What made it effective
The lived experience of coming from a culturally and linguistically diverse background and having a history of migration and refugee stories within our own family histories, gave the firm personal insight into common issues faced by entrepreneurs that come from challenging circumstances.
Organic growth: The consequence of allowing the nature of Prisma Axess to develop organically alongside the firm’s own growth allowed the pro bono program to respond and seek out great pro bono opportunities as and when the need arose. Introductions made by clients and other stakeholders have given rise to trusted connections allowing the firm to give back in a meaningful way.
Breadth of impact: By approaching the provision of pro bono legal services from different perspectives, the skills and experience of the firm can be used in a way that enhances the impact of pro bono legal assistance in a multitude of ways, including how services are delivered, which can include online or in-person workshops and presentations, right through to the preparation of documentation.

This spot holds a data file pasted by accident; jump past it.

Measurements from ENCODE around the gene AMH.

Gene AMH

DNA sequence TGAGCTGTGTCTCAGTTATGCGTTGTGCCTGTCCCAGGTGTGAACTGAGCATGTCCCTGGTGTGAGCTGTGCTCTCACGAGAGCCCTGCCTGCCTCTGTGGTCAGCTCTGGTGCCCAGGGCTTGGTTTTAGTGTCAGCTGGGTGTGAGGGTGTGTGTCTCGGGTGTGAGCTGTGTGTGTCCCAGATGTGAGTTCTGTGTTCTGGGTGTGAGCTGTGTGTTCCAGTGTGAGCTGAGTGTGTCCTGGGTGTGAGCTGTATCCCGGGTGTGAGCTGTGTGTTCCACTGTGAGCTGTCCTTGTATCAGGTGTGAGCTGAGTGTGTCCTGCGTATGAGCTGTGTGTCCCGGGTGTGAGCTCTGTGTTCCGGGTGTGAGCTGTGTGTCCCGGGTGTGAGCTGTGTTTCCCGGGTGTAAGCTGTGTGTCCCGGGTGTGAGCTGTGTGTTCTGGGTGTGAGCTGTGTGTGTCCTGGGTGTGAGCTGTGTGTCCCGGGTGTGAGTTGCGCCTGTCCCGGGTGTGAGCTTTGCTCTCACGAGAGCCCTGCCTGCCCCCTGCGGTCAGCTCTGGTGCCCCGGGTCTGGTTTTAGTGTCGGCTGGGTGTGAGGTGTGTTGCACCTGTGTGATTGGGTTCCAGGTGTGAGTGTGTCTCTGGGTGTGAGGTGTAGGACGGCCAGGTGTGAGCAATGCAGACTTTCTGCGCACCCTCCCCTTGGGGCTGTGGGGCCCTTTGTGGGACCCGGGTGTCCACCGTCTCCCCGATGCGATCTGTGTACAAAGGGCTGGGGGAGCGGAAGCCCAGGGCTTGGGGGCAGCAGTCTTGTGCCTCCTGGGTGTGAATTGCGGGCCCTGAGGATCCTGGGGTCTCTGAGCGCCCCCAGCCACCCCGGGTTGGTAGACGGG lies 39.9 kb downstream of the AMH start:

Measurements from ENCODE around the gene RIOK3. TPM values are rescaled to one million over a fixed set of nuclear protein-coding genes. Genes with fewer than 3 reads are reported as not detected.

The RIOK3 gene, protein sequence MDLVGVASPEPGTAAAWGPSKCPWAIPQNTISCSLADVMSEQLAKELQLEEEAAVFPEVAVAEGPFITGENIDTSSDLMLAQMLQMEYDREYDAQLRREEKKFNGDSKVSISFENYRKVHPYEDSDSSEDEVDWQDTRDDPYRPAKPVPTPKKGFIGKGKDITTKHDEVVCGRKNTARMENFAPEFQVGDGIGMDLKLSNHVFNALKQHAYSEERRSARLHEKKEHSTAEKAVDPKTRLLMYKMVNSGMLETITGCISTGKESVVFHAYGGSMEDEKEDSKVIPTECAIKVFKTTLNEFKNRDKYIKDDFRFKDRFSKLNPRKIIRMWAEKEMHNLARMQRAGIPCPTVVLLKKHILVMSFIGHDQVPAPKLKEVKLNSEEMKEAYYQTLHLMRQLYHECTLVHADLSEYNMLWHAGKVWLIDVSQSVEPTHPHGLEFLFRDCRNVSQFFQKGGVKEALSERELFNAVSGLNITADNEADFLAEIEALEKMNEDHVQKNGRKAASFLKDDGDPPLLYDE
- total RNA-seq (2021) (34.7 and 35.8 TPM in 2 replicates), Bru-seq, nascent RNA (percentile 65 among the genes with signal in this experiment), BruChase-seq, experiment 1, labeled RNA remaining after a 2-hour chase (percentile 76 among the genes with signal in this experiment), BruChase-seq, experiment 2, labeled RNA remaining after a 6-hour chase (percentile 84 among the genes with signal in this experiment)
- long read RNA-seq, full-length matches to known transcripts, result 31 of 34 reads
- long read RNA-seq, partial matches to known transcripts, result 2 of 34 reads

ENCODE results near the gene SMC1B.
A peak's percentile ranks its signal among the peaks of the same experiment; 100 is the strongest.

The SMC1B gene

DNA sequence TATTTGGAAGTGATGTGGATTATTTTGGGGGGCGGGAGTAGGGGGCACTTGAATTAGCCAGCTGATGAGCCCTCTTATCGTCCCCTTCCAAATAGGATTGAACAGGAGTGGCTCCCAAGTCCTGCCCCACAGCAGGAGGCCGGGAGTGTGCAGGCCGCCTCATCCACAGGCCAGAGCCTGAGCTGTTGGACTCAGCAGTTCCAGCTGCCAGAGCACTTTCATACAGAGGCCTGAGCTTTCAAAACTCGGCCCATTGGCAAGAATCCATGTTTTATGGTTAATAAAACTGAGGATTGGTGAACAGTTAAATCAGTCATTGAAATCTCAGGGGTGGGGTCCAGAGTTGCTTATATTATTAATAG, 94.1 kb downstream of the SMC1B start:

Prisma Legal’s unique pro bono program and initiatives have resulted in many tens of thousands of dollars of legal services being provided to the community each year since its inception.
Australian Pro Bono Centre, Australian Pro Bono Manual (4th edition), LexisNexis, Sydney, 2016, Chapter 1.16 A Small law firm perspective.
5 G McAllister and T Altobelli, Pro bono legal services in Western Sydney, (November 2005) University of Western Sydney and the Law and Justice Foundation of NSW at 28, cited in Mapping Pro Bono in Australia, National Pro Bono Resource Centre, 2007, p 15, probonocentre.org.au/wp-content/uploads/2015/09/NPBRC_mapping_book_web.pdf.
6 G McAllister and T Altobelli, above n 5, at 23, cited in National Pro Bono Resource Centre, mapping Pro Bono in Australia, above n 5, p15. probonocentre.org.au/wp-content/uploads/2015/09/NPBRC_mapping_book_web.pdf